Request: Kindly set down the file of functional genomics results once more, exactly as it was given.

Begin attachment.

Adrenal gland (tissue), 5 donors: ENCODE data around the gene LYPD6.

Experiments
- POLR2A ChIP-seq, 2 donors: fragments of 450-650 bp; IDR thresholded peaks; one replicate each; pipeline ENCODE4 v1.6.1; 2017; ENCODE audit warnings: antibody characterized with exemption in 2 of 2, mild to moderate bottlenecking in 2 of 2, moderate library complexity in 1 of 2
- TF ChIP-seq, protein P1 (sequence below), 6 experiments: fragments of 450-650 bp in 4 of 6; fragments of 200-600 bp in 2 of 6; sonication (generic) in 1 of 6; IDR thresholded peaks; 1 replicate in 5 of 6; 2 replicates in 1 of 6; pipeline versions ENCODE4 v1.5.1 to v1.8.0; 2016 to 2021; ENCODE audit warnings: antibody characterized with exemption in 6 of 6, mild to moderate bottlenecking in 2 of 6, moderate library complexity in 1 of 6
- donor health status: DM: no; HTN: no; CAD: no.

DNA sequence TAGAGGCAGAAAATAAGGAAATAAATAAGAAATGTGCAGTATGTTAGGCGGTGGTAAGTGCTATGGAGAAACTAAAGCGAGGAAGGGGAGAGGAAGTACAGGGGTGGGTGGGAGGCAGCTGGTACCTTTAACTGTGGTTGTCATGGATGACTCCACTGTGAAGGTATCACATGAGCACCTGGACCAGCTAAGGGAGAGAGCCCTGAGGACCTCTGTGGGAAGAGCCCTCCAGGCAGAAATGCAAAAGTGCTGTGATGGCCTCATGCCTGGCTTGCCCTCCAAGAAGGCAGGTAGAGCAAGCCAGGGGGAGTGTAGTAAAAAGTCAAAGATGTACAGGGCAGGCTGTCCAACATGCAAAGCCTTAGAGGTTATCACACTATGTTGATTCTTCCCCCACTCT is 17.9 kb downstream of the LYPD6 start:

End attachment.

Adrenal gland (tissue), 5 donors: ENCODE data around the gene LYPD6.

Experiments
- POLR2A ChIP-seq, 2 donors: fragments of 450-650 bp; IDR thresholded peaks; one replicate each; pipeline ENCODE4 v1.6.1; 2017; ENCODE audit warnings: antibody characterized with exemption in 2 of 2, mild to moderate bottlenecking in 2 of 2, moderate library complexity in 1 of 2
- TF ChIP-seq, protein P1 (sequence below), 6 experiments: fragments of 450-650 bp in 4 of 6; fragments of 200-600 bp in 2 of 6; sonication (generic) in 1 of 6; IDR thresholded peaks; 1 replicate in 5 of 6; 2 replicates in 1 of 6; pipeline versions ENCODE4 v1.5.1 to v1.8.0; 2016 to 2021; ENCODE audit warnings: antibody characterized with exemption in 6 of 6, mild to moderate bottlenecking in 2 of 6, moderate library complexity in 1 of 6
- donor health status: DM: no; HTN: no; CAD: no.

DNA sequence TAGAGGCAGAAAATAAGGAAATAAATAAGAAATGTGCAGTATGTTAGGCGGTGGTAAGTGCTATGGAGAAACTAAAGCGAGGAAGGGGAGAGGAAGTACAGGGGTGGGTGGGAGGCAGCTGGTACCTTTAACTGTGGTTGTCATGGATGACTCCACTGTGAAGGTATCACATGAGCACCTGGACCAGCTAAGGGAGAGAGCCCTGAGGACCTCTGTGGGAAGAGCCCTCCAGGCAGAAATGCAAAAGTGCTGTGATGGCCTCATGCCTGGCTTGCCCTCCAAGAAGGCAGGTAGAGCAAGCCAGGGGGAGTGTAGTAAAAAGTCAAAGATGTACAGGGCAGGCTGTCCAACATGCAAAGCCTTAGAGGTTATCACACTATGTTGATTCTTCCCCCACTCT is 17.9 kb downstream of the LYPD6 start: